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  5. "De politie komt overmorgen."

"De politie komt overmorgen."

Translation:The police are coming the day after tomorrow.

December 29, 2014

24 Comments


https://www.duolingo.com/profile/GoatyOaty

Overmorrow means the day after tomorrow in English, however no one says it anymore.


https://www.duolingo.com/profile/El2theK

Like you said, nobody uses it any more. Even dictionaries don't include it any more, hence it would not make any sense to include it.


https://www.duolingo.com/profile/GoatyOaty

Yeah, I wasn't expecting it to be added, I just thought it would be interesting for people to know!


https://www.duolingo.com/profile/AnneAmanda

Indeed, I find these parallels with an older form of English fascinating and make Dutch all the more fun, because it feels mildly Shakespearean.


https://www.duolingo.com/profile/piguy3

It would make those of us who know it smile :)

Fun fact: the Georgians seem to have everybody beat on this one; they express the concept in only three letters: ზეგ (pronounced "zeg")


https://www.duolingo.com/profile/AnCatDubh

I’d use it here if only for the sake of brevity.


https://www.duolingo.com/profile/Daddeo007

I would also say, "the police come the day after tomorrow"


https://www.duolingo.com/profile/vertederox

there is crappy movies and then... this one!


https://www.duolingo.com/profile/StudentTaal1

Is it an acceptable abbreviation to skip "the day" and write directly "after tomorrow"?


https://www.duolingo.com/profile/phb2013

No, that wouldn't work. "Overmorgen" means only the day after tomorrow, whereas "after tomorrow" could mean one, two, ten or twenty days after tomorrow.


https://www.duolingo.com/profile/mullac1992

Coming this fall, "OVERMORGEN" (we swear, this disaster movie will be good!)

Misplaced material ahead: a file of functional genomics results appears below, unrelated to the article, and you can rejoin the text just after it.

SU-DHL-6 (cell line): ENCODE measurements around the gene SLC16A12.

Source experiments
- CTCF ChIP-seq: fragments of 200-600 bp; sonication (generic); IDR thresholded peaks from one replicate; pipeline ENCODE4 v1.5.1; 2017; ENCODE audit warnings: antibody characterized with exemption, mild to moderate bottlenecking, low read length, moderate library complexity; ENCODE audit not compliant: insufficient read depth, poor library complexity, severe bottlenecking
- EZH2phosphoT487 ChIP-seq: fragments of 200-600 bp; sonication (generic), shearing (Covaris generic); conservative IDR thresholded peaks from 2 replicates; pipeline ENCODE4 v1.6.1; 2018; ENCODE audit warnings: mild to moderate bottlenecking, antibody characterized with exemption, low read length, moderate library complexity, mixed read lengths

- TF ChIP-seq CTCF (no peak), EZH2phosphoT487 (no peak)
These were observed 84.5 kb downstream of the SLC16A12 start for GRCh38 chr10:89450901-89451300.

https://www.duolingo.com/profile/reventador

Hmm, so Dutch also has the equivalent of "pojutrze" word in Polish. :D


https://www.duolingo.com/profile/AnCatDubh

I’d mostly use ‘in two days’. Not an accurate translation but definitely a natural one.


https://www.duolingo.com/profile/VanessaVie278527

why not "the police will come the day after tomorrow?"


https://www.duolingo.com/profile/trebach

It's been accepted.


https://www.duolingo.com/profile/makimachi

There was a discussion on a different sentence about whether "The Netherlands are (...)" instead of "The Netherlands is (...)" should be accepted (because it wasn't). "The police" being singular was used as an example of why it should be "is". Here it seems that "The police are (...)" is accepted as well as "The police is (...)".

Is there a difference, or were the folk over there wrong about "The Netherlands is (...)" being the only correct answer?


https://www.duolingo.com/profile/BillofKempsey

As a Brit, I would always say "the police are" ("police" being a collective noun).

"The Netherlands", as the name of a country, is not collective. But I would still be comfortable with either "is" or "are", favouring "is" depending on context. The Netherlands is a democracy. The Netherlands are a low-lying area beside the North Sea.


https://www.duolingo.com/profile/itkoi

I wonder if there's a word for "day before yesterday" in both Dutch and English.


https://www.duolingo.com/profile/xMerrie

In Dutch, that would be 'eergisteren'. :)


https://www.duolingo.com/profile/itkoi

Oh nice, thanks!


https://www.duolingo.com/profile/piguy3

"ereyesterday" in English; but for reasons inexplicable it seems to have ever remained in a state of desuetude even more desolate than that afflicting "overmorrow."

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